Life & Style

An accidental crusader

MAKING A DIFFERENCE: Nimmu Vasanth with children Photo: M. Karunakaran

MAKING A DIFFERENCE: Nimmu Vasanth with children Photo: M. Karunakaran  

How the closure of a school changed the life of software consultant Nimmu Vasanth.

It is not everyday you wake up to realise that the future of 200 school children lies entirely in your hands. Even more atypical to respond by throwing open the doors of your home to them, abandoning your work to assist in their cause.

Nimmu Vasanth was never a social worker. She was an engineer, and ran a software consultancy firm of her own. One sunny morning in 1995, she heard that a school nearby was being closed down for want of space – she distractedly wondered where they would go. But by evening, the school teachers had approached her, asking for her help. Nimmu called everyone she knew, and knocked on several doors; but no one was ready to help.

“So one day, I woke up, and decided to take it over,” Nimmu said. “I have no idea why – I had neither the finances nor the time for it, but I couldn’t let these children lose their one chance at an education.” She gave them the only space she had – her own small house, where she lived with her husband and two children. But her house wasn’t big enough to accommodate more than 50 children, so her maid offered them the terrace of her house as well. “Every day, promptly at 8.30 a.m., these children would arrive, all washed and dressed for their day at school,” she smiles.

Nimmu also founded FICAS ( Foundation for Innovative CASe work On Education Economy & Environment) that year. Nine months later, the Slum Clearance Board allotted land for the school in the Kotturpuram slum, since most of the students lived there. But the years that followed were constant legal and land battles for Nimmu and FICAS. The land given to the school was constantly under threat, and they were forced to move several times; once, even to a garbage-dump yard, heaped with 15 tonnes of unsegregated waste. But the children kept coming, their attendance almost 100 per cent, dispelling myths about early dropouts from underprivileged families. “In two cases, we rehabilitated the children in homes, because there was too much domestic violence.”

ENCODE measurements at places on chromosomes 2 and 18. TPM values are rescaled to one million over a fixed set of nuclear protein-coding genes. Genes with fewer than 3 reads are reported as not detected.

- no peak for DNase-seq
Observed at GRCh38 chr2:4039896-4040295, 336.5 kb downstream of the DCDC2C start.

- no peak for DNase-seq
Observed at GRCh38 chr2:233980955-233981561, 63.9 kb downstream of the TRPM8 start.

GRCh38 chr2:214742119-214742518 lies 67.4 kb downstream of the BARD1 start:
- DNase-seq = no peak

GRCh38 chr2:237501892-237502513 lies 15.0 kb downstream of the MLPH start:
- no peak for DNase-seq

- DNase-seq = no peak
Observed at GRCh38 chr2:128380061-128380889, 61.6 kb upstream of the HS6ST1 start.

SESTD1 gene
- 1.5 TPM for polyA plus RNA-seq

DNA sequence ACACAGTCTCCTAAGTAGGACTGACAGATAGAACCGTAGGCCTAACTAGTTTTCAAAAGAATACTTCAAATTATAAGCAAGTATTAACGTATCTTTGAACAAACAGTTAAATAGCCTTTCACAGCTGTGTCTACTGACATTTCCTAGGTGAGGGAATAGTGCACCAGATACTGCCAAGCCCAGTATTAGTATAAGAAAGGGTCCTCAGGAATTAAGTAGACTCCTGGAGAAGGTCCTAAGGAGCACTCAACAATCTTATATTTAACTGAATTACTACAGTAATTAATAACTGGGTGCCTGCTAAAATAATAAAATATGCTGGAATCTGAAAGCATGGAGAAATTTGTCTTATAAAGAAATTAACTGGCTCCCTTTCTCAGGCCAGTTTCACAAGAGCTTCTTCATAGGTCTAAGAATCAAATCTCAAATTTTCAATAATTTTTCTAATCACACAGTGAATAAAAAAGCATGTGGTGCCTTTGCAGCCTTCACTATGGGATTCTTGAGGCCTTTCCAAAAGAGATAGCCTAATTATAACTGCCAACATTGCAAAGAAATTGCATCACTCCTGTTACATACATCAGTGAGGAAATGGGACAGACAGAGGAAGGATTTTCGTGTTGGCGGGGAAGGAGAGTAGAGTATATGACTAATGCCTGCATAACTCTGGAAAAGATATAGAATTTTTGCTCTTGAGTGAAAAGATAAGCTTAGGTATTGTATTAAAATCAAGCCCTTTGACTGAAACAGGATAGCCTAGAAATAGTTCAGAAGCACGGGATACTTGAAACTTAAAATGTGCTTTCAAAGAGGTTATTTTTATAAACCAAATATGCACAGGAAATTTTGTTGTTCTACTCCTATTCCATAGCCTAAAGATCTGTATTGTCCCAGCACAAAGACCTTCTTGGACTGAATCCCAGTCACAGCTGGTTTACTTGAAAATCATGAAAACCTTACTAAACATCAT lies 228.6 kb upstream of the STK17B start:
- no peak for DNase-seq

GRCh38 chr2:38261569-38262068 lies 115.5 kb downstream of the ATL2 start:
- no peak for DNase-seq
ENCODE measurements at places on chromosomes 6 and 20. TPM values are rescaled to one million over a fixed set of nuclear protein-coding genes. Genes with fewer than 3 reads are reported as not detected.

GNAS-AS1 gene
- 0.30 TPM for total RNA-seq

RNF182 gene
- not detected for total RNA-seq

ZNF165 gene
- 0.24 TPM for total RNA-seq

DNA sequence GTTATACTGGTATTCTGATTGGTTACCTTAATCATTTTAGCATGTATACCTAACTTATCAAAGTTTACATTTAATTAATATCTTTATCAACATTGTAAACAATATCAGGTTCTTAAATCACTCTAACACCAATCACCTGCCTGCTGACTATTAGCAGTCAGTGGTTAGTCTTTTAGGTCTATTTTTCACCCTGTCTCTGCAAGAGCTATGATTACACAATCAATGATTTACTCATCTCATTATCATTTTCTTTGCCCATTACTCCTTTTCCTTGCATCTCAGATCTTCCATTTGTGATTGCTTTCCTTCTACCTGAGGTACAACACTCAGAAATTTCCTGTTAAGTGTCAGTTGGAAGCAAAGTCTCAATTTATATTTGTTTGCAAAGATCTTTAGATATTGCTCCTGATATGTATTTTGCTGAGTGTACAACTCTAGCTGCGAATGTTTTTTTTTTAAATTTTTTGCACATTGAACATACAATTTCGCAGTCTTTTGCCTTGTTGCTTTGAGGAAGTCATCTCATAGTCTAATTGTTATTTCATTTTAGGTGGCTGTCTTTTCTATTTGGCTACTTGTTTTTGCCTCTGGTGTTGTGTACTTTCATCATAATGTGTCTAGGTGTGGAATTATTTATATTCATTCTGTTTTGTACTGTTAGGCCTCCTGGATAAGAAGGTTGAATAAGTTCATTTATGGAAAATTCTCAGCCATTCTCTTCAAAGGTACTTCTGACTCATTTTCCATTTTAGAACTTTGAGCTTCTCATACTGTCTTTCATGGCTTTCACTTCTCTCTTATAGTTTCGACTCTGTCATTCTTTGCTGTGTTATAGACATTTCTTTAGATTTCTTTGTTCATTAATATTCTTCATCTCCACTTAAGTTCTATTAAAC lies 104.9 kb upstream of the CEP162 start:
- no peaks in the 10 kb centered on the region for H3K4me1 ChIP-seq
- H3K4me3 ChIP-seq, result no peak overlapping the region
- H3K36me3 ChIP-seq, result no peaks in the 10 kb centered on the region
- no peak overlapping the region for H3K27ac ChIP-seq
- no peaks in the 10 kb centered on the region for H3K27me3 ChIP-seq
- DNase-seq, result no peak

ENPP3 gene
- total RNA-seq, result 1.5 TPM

In July 2004, the Kumbakonam incident occurred, in which more than 90 children died in a fire that consumed a school building. “The government issued an order that all unrecognised schools must be closed by September, and the media had a field day. They started calling them ‘illegal schools’; that day, knowledge became illegal,” she said.

In August, FICAS conducted a state-wide conference on non-formal education and its benefits, beseeching the government not to close the schools, since more than 25 lakh students were studying in different streams of informal education in the state. “We started getting calls from all over the country, about people running schools for children in places where other institutions were to far away, unaffordable, or inefficient. The school became a representative for the entire country.”

By this time, Nimmu had started to argue the cases on her own, because they couldn’t afford a lawyer. They succeeded in keeping the building, which had been re-christened the Vidya Nivas School.

Students from Vidya Nivas were usually rank holders in their new schools. This helped build momentum for the move towards accepting non-formal education. But in 2006, in blatant violation of court orders, bulldozers razed the newly-renovated school building to the ground. But classes have gone on, in a strip of land on the garbage dump they cleared.

“Any one who wishes get an education, whether it’s under a tree, on the beach or in an air-conditioned classroom, should be entitled to it. You cannot put learning in a closed room,” she said.

For the last two years, Nimmu has been conducting workshops for corporates as fundraising programs. “This has been my way of establishing a connection between businesspeople and the underprivileged.” On December 4, the first edition of their latest symposium, ‘Smart Rungs’, will be underway. The proceeds of this symposium will be channelised to FICAS.

“What started in a single-room school in Kotturpuram has transformed into a nation-wide movement to spread informal education,” she said. Her final commitment is simple. “I plan to restart my consultancy firm - because I plan to spend every penny I earn for this cause. When people wish to support us, let them. But I will not wait around for it.”

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Printable version | Feb 25, 2020 3:12:52 AM |

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